Today's Lesson

In our experience we have met 2 types of parents; parents looking for the best school (‘best’ based on a set of criteria predetermined well before they speak to us). And - the other type of parent.  Parents who are determined to find the best school for their child.


If you are the first type of parent, best of luck to you on your search. We are confident you will find an amazing school (as many do exist) and your child may (or may not) bask in their glow of excellence. Unfortunately, excellence does not breed through osmosis. We believe that one rather, should approach selecting their child’s school with a grain of realism. 


Which brings me to the most important question you can ask yourself to launch your search: “What is the best school for my child?”


At Wolff Educational Services we conduct needs assessments that breaks this criteria into 3 selection houses. They are the Social, Emotional and Academic Houses of your child’s success and achievement at school. We have broken these houses into realistic criteria based on actual achievement data (the learning skills) and are written in academic language (reflective of curriculum expectations). Once the assessment is completed, it is simply a matter of matching the results (your child's area of strength and need) with the schools that offer programming in these areas. The equation breeds student success and achievement. Its flawless in its design.


Parents, education today is comprised of these 3 houses working together in unity and harmony. Students must demonstrate learning in all 3 of these areas in order to be successful. The way the curriculum is taught and learned is not inherent of 20th century practices anymore. 21st century classrooms are much more layered in there design and learning platforms are reflective of differentiated instruction, individualized for your child to demonstrate learning and skills. 


Before you begin your school search, know what it is your are looking for. Know what your child's strengths and areas of need are in each area (house) of the learning platforms and how they relate to both the classroom and school. Understand what the classroom does and can do, map the landscape as you would any foreign environment. 


And if you feel like you need an education in all things education before you try and map out a route for your child - call us! We can help - however, we will only find the best school for your child….not necessarily what you think is the best school.


Until Our Next Lesson……


Today's Lesson - Critical Literacy: Do you Believe Everything You Read?

There is a new buzzword in education: Critical Literacy.  Isn’t it ironic that my colleagues and I questioned the validity, impact and importance of this new policy we were expected to inject into our practice…

Teachers do this innately – we question. We analyze and we interpret. We essentially practice Critical Literacy in all facets of our life - so why shouldn’t we be teaching this to our students?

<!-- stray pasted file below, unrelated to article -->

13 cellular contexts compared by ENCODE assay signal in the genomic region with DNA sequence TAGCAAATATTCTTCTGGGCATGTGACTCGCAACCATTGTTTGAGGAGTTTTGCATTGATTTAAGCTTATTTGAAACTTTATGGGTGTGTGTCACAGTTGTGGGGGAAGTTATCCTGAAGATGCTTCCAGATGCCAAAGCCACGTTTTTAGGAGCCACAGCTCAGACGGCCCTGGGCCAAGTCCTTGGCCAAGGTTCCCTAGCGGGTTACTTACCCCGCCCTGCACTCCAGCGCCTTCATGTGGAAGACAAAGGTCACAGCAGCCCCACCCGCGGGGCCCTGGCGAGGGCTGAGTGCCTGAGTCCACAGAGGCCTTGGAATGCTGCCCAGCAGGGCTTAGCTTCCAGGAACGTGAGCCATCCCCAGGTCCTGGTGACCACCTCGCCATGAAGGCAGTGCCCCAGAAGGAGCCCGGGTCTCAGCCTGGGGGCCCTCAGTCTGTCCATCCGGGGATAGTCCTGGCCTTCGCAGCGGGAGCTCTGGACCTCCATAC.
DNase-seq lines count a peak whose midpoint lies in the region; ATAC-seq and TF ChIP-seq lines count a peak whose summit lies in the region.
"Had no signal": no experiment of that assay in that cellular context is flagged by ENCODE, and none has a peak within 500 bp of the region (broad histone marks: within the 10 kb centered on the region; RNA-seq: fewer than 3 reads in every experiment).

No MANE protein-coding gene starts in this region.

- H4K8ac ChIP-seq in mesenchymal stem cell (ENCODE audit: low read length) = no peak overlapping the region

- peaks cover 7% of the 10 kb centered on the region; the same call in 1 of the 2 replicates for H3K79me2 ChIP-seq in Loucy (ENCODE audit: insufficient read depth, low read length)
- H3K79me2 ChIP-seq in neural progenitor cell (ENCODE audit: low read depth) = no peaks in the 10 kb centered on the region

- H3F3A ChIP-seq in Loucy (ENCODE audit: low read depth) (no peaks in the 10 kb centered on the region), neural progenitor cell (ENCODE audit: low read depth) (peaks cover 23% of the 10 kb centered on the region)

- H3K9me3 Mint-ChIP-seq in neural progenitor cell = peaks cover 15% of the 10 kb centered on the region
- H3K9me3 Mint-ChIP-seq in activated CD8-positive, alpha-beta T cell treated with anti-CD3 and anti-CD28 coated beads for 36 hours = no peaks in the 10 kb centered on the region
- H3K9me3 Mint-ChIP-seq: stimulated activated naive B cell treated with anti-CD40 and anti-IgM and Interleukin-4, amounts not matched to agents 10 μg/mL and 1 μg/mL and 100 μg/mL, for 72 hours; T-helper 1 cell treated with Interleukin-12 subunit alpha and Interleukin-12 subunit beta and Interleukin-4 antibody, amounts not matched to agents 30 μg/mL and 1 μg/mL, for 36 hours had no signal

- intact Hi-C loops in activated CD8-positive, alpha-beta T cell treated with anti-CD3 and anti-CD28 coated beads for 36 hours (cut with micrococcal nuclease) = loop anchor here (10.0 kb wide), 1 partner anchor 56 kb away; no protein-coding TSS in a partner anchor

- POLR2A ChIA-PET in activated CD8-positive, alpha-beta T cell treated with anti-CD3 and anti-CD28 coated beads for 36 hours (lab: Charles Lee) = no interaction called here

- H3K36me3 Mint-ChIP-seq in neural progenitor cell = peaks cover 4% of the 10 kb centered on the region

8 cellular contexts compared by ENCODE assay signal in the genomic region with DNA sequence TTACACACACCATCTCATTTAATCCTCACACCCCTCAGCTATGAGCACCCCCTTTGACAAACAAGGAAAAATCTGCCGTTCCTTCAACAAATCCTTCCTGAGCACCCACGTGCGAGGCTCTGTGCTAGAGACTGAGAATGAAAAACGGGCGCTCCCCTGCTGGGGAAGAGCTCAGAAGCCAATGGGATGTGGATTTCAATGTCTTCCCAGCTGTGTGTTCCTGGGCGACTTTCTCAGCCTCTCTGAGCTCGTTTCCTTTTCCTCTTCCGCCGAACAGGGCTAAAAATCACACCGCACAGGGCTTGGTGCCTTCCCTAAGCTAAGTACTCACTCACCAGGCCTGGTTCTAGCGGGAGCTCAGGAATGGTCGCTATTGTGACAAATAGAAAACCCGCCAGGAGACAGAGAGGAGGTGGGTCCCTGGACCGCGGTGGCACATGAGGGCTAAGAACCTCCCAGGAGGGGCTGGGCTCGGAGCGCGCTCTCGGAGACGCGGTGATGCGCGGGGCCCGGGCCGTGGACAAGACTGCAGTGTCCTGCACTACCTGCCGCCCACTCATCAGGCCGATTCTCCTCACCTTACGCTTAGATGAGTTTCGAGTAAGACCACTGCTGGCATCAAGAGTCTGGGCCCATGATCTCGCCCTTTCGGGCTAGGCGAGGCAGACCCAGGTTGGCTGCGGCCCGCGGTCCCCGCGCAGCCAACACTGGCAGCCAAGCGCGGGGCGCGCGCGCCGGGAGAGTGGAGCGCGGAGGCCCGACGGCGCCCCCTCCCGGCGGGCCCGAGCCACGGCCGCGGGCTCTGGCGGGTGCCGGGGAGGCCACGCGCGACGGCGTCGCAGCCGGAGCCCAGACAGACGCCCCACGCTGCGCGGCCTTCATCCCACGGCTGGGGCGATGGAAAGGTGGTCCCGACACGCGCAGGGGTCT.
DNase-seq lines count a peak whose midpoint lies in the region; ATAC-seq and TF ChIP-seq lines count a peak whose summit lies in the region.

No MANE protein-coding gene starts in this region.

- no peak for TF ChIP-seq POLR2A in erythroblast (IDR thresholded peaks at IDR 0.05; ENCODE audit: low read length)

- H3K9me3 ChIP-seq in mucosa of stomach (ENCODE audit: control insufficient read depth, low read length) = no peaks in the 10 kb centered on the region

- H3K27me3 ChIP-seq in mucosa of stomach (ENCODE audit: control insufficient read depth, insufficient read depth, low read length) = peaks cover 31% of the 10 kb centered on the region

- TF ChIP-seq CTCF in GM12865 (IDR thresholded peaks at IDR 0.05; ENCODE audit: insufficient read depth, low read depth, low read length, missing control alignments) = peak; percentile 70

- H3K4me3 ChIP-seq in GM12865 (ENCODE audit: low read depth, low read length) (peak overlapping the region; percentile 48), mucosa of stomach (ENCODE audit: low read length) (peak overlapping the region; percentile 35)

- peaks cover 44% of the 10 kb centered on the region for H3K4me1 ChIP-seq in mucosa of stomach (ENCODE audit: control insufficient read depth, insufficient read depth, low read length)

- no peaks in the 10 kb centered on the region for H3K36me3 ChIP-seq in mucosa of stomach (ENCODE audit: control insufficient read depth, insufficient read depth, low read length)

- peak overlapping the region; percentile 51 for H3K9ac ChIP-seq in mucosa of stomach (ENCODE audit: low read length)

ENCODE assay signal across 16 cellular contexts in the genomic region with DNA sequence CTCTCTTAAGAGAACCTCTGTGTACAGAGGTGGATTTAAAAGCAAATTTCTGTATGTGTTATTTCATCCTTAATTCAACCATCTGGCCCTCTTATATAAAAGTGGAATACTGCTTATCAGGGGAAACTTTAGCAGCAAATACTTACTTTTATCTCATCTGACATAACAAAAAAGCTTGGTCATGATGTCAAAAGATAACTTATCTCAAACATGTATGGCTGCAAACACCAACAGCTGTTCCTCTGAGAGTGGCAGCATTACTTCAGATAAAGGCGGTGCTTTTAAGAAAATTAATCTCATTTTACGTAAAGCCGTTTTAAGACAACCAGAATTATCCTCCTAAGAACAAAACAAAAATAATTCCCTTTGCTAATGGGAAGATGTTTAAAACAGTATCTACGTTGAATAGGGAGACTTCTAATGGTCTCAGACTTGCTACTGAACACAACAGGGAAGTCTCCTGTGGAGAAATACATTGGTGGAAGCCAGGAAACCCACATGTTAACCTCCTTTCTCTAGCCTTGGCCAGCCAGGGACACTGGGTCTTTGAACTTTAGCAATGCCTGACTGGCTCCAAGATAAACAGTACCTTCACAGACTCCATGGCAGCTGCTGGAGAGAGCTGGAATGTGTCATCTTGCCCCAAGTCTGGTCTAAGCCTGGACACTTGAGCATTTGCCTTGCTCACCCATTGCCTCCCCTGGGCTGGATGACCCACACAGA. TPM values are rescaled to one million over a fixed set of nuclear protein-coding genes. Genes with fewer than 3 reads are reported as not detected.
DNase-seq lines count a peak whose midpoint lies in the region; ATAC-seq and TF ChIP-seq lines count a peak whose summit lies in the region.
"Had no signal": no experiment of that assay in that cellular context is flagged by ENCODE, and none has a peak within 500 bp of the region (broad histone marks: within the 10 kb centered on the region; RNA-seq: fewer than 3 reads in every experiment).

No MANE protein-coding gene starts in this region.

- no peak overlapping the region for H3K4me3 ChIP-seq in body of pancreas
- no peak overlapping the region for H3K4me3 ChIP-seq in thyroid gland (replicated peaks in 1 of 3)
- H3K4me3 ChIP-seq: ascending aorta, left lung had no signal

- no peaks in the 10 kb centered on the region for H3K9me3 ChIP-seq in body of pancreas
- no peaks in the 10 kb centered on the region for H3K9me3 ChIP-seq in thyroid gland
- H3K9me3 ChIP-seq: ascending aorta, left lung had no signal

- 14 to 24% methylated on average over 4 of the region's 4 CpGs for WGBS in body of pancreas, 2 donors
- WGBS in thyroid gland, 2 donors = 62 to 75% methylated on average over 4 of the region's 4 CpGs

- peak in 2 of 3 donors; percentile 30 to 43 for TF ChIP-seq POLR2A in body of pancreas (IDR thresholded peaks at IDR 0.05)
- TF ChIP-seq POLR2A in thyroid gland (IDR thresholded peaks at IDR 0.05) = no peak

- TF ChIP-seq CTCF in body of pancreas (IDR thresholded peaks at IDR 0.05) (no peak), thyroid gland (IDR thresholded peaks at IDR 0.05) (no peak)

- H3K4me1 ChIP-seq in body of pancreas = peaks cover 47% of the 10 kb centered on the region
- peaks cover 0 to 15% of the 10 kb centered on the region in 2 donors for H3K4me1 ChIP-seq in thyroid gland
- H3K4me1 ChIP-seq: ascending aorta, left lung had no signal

This importance and severity of this issue did not become apparent to me until I began writing a blog.  I quickly learned that anyone with WIFI became an “expert” on what they were writing about.  I breathed a sigh of relief in knowing that future generations will not be as gullible. They will know that Critical Literacy matters and it will become their most valuable weapon when wading through the waters of social media.  Growing up without critical literacy in the information age is much like growing up without a skill during the industrial revolution.

“Students today experience a constant stream of ideas and information – online, in print and through electronic games and mass media.  They need skills to determine where to direct their attention and how to interpret messages and use them appropriately.” (Ontario Ministry of Education, 2004).

Critical Literacy is about the reader as a consumer. It is about being inundated with information, ideas and opinions and not just accepting it at, “face value.” The critical reader is always thinking about how the text relates to broader issues like: fairness, equity and social justice. Although some texts state multiple opinions and perspectives, it is the critical reader who must determine this and decide if there is bias and whose voices are present or absent.

 Critical literacy looks beyond the literal meaning of text. We must constantly check in with our children to see if they are thinking about what they’ve read in a critical way.  With so much information bombarding us 24/7, we need to set a high standard for what and more importantly, how, our children read.  As parents, we need to teach them not to believe everything they read or see.  

As we monitor their reading, here are some questions to help develop Critical Literacy skills:

What is the purpose of their reading? (Information? Enjoyment? To form an opinion?)
Why was this written? To inform? To make money? To influence our opinion?
Who is the author?
Whose perspective is it?
Is the text fair? Is there bias? What has been left out? Who (person or group?) has been left out?
Do you need to check information with another source?
Can you believe what you’re reading? How do you know?
Who is the target audience?
Did the author intentionally omit information? Why?

Practice “Critical Literacy” with your kids…you might also improve your literacy skills. 

Until our next lesson…